Some people never seem to be convinced by the latest research. I never understand why people or institutions do not want to use a product when it has been tested and shown to work better, cheaper, and have a less harmful environmental effect than the old product. It seems they have adopted the attitude of "Don't confuse me with the facts because my mind is already made up."

Perhaps doubters would be more accepting if there was a set of national standards developed from all the ongoing research. National standards would help in the street sweeper industry as well. This industry has seen a series of specific tests performed around the country out of which some of the manufacturers have chosen to extrapolate results favorable to their equipment. This was evident from the sweeper tests performed at the University of California Riverside on desert windblown sand. At least one of the manufacturers represented at these tests claimed that results showed their sweeper was the best in the industry. These tests were only valid over a very narrow range of conditions for desert windblown sand and should not have been extrapolated into something that they weren't. The tests were very important, but it is quite disturbing when the results are misused by the manufacturing industry.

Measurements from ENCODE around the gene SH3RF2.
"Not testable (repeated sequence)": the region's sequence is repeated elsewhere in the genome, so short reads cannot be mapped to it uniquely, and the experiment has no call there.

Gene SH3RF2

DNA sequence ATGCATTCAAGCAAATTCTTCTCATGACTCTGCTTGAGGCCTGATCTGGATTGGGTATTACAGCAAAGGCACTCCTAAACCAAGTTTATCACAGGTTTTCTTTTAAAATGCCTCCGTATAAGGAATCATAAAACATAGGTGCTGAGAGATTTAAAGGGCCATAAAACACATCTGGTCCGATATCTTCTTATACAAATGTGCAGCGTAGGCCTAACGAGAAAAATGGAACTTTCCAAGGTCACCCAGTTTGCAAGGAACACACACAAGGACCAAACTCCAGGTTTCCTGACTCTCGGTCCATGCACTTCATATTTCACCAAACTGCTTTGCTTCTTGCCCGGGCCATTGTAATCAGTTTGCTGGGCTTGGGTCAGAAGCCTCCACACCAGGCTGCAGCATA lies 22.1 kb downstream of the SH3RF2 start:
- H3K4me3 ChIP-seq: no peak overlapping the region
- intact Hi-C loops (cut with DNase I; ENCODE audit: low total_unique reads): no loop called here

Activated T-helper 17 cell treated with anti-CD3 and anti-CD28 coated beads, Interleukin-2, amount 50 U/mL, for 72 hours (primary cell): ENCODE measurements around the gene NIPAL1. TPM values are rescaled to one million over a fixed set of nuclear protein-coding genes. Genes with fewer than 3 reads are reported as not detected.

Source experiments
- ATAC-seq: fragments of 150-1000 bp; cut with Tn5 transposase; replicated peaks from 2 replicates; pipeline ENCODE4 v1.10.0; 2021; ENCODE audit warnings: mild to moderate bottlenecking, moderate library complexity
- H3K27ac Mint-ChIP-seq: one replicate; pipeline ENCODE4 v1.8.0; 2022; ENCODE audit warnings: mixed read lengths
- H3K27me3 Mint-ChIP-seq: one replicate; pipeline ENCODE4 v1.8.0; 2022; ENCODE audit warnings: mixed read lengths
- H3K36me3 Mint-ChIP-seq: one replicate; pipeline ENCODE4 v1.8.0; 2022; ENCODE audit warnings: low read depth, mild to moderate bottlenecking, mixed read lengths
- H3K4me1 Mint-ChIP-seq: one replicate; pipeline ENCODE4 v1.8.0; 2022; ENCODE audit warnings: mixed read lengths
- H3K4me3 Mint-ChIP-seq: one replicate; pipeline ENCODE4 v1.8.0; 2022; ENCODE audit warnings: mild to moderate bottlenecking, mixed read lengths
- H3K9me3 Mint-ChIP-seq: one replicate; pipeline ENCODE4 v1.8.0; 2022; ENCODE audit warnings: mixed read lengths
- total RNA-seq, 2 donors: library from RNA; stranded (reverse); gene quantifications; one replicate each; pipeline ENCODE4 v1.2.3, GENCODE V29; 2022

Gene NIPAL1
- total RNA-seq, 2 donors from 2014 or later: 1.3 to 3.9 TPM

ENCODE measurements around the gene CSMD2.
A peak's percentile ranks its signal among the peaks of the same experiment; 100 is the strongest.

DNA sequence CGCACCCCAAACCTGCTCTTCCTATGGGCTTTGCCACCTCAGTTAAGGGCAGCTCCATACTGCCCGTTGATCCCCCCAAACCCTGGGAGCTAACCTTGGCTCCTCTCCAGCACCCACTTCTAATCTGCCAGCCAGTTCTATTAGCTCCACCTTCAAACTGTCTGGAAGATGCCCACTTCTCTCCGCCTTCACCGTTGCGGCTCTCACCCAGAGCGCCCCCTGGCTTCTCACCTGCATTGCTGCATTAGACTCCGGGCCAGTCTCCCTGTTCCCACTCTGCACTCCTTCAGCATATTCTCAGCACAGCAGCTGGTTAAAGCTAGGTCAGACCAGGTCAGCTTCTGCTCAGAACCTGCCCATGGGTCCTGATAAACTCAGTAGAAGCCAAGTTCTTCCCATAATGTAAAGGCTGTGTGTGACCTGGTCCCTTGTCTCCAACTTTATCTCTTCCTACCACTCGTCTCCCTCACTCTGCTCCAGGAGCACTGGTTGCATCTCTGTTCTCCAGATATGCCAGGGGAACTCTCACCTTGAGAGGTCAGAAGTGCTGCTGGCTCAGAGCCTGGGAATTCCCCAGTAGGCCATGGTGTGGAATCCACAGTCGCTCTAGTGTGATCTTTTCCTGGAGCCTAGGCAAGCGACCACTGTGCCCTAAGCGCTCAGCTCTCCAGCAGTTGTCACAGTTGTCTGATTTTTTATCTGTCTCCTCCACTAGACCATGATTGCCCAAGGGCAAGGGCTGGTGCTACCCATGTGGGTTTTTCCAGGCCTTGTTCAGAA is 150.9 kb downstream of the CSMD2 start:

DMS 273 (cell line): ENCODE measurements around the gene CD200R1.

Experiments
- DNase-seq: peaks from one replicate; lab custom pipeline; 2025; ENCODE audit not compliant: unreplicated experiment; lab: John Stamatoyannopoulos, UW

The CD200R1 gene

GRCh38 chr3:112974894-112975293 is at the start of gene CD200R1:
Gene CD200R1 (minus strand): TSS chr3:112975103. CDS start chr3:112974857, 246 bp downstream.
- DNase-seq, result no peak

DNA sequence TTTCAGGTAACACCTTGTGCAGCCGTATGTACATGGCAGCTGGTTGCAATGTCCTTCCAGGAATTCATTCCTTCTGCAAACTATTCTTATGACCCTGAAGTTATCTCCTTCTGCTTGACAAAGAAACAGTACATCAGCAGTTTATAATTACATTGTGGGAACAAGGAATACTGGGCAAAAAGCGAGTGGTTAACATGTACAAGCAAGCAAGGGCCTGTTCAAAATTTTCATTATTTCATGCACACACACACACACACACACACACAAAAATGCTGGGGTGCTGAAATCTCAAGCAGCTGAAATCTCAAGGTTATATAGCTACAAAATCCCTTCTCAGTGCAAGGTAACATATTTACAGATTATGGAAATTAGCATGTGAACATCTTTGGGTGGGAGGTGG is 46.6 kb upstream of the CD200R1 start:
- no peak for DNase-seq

What this shows is that in two areas, street sweeping and anti-icing/deicing, national standards need to be developed. Too much misunderstanding still exists in both instances. If we had national standards in place, road and street departments across America could make better choices when it comes to addressing environmental concerns.

This article is reprinted from American Sweeper magazine, Volume 6 Number 2.